The Air-conditioned Century

PrintPrintEmailEmail

Soon other branches of government grew envious. During the winter of 1929, after a Christmas Eve fire destroyed the old office wing of the White House, and at the outset of America s darkest depression, Herbert Hoover approved the installation of a $30,000 air-conditioning and heating unit in the renovated West Wing. Hoover, who went so far as to build a retreat in the Blue Ridge Mountains to escape what he once referred to as “Washingtons exhausting summer heat,” was delighted with the results. Not to be outdone, the Supreme Court followed suit in 1931, air-conditioning most of its building, even though the Court was not in session during the summer months.

Gradually the idea of c(X)ling off the workplace took hold, although the growth of the air-conditioning industry, the number of installations, and the development of the necessary technology were set back by a decade of economic stagnation.

The first multistory office building to be fully air-conditioned, in 1926, was a small, eight-story structure in Fresno, California; the first large air-conditioned office tower was the twenty-one-story Milam Building in San Antonio, Texas, which opened two years later. The Milam Building, the tallest concrete-framed structure in the world at the time, had a central refrigerating source in the basement and a series of smaller plants on every other Boor. Cool air was distributed to each office through metal ducts, and warm air returned via the hallways. The problem with this system, a problem that made air conditioning an unattractive proposition to most builders until the late 1930s, was that the ductwork took up a considerable amount of space: the comforts of air conditioning simply could not offset the loss of valuable square footage. Thus, the Empire State Building, which opened in 1931, and most other large office buildings constructed during those years were not air-conditioned, even though the technology was available.

Those buildings that were air-conditioned provided a continuing source of wonderment as well as comfort. Secretaries no longer had to worry about soot coming through the windows. Bosses took to wearing sweaters in the middle of summer. And a study of Detroit Edison workers done in 1938 showed an astounding 51 percent increase in productivity.

WHEN THE BUILDING that housed the Gazette in Emporia, Kansas, was air-conditioned in 1935, the business manager, William L. White, the son of the paper s famous editor, William Alien White, marveled at the cooling coils that looked like “large-sized copper macaroni” and the condenser that reminded him of the “motor of a 1910 Packard sedan with a fresh coat of paint.” According to White, “the greatest wonder of these wonders to our mind is this: you can put your hand for an instant on that 3-inch pipe, which is almost hot enough to fry an egg, and feel the concentrated, pulsating bodily warmth of nine doctors, two dentists, an osteopath, three professional men, 10 comely office girls and an indeterminate number of assorted patients—all passing through that pipe, throbbing under the fingers of your one hand, in one gesture, in one second. A thrill, gentlemen, that Lincoln, Louis XIV, Nero Ahenobarbus, and Ramses II never could have enjoyed.”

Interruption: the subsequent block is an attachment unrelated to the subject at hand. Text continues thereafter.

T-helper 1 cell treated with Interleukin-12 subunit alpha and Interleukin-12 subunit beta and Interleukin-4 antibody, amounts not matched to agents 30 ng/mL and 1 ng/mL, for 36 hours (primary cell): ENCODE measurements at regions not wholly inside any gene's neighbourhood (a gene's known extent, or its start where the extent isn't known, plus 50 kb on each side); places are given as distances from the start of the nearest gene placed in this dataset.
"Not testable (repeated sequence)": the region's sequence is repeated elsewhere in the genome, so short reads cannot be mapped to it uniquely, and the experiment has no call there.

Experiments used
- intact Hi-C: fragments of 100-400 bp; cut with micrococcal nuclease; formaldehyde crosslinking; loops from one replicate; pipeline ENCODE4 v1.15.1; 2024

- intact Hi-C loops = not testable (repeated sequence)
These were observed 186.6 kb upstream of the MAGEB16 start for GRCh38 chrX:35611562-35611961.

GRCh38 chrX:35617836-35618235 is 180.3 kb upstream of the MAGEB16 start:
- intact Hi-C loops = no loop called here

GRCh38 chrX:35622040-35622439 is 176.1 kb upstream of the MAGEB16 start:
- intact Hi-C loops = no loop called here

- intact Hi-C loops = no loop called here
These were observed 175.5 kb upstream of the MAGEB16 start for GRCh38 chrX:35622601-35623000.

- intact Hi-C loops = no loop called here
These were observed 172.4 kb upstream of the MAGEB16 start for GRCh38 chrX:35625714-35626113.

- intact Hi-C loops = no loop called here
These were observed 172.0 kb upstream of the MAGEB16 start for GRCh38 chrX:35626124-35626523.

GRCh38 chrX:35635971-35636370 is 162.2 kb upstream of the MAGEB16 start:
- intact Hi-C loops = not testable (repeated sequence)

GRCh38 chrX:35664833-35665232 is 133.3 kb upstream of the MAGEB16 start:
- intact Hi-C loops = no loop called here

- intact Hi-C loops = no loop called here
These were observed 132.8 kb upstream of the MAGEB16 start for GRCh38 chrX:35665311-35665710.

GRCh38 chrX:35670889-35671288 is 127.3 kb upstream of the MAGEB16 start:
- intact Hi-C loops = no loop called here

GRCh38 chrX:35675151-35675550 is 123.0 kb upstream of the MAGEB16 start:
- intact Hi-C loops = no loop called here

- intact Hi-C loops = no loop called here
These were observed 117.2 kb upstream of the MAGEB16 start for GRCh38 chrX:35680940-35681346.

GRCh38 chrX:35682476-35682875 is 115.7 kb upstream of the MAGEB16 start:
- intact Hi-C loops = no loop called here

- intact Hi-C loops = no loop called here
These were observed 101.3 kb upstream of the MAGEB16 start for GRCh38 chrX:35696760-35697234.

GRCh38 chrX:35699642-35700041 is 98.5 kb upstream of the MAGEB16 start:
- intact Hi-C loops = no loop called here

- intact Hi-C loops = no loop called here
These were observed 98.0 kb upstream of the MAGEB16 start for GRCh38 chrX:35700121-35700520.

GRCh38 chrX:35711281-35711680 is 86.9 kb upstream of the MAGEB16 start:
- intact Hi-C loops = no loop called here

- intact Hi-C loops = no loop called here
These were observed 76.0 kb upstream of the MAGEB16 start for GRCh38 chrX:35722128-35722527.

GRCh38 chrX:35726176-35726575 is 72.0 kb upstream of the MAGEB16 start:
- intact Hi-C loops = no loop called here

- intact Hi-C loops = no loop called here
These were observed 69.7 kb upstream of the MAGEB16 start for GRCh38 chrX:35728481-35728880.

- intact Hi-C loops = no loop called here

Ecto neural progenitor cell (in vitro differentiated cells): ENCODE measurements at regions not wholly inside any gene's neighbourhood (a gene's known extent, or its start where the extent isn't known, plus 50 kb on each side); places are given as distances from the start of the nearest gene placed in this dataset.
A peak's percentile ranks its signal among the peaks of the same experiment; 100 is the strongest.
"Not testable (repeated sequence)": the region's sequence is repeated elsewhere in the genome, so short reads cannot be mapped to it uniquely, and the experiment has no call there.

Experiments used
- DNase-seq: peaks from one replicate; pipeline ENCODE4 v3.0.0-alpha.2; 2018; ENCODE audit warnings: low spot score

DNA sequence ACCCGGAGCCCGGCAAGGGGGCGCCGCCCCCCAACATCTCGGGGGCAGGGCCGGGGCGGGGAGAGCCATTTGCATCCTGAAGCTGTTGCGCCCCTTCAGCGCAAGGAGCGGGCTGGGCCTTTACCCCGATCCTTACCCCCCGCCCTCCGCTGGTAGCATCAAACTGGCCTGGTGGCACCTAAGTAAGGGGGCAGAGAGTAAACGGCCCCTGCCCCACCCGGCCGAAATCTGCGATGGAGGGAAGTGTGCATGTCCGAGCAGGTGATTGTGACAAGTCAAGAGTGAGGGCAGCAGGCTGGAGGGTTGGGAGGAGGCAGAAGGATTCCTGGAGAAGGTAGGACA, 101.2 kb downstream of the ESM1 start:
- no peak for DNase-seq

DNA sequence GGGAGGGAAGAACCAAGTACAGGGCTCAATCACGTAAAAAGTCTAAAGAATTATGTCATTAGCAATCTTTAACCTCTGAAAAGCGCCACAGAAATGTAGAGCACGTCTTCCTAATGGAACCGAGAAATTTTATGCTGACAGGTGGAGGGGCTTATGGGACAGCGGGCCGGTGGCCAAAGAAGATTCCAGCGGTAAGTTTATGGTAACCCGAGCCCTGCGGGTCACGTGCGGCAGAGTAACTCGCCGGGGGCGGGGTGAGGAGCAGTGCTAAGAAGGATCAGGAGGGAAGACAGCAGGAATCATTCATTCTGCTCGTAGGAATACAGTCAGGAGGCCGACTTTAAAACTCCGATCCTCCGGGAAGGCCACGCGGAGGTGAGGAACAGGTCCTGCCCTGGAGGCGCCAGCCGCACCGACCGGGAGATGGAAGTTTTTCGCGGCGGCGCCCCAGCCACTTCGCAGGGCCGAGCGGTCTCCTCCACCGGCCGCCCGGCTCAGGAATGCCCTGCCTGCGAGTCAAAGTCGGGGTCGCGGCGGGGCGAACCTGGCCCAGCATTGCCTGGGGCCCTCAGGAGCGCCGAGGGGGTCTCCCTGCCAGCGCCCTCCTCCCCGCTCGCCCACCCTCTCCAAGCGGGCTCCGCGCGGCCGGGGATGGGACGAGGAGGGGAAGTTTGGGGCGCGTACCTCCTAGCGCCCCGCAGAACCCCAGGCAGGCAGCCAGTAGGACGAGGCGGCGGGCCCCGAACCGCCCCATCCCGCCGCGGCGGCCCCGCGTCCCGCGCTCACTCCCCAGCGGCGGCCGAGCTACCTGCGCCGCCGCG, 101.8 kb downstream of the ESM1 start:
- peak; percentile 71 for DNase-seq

What finally made the air-conditioning of skyscrapers feasible and ultimately made the modern, boxlike office building possible, was another Carrier invention—the Conduit Weathermaster System—introduced in 1937. Carrier’s solution was to distribute moisture-controlled air through narrow ducts at high velocity, thus allowing smaller pipes. The air was then further cooled or heated at the point of delivery by individually controlled units placed under the window of each office. These units, which had chilled or warmed water circulating in coils, depending on the season, controlled not only the temperature of the air but also noise and drafts. Among the first buildings to make use of the system were the Bankers Life Building in Macon, Georgia, the Durham Life Building in Raleigh, North Carolina, and the Statler Hotel in Washington, D.C.

IT WAS NOT until after the war, however, that this new technology had its greatest impact. Along with the development of the fluorescent light tube in the late 1930s, which made it possible to illuminate windowless areas without generating an excessive amount of heat, the Conduit Weathermaster freed architects from environmental constraints on design: windows could be sealed (or eliminated altogether); airshafts were no longer necessary for lighting or ventilation; and interior areas could now be turned into usable space.

The first signs of this architectural liberation could be seen in Howe and Lescaze’s 1931 Philadelphia Savings Fund Society Building, the second fully air-conditioned office tower in the country and the first to make use of an International style design; its apotheosis was reached with the forty-story United Nations Secretariat Building, completed in 1951. Not only was this one of the first glass office towers, but it also provided an example of how the service floors that housed the air-conditioning plants could be cleverly integrated into the external design of the building. As Reyner Banham, the architectural historian, has noted: “Le Corbusier’s vision of the Cartesian glass prism of the slab skyscraper, and Carrier’s practical technology for solving any environmental problem that offered an honest dollar had met, literally, in the UN building, and the face of the urban world has been altered.”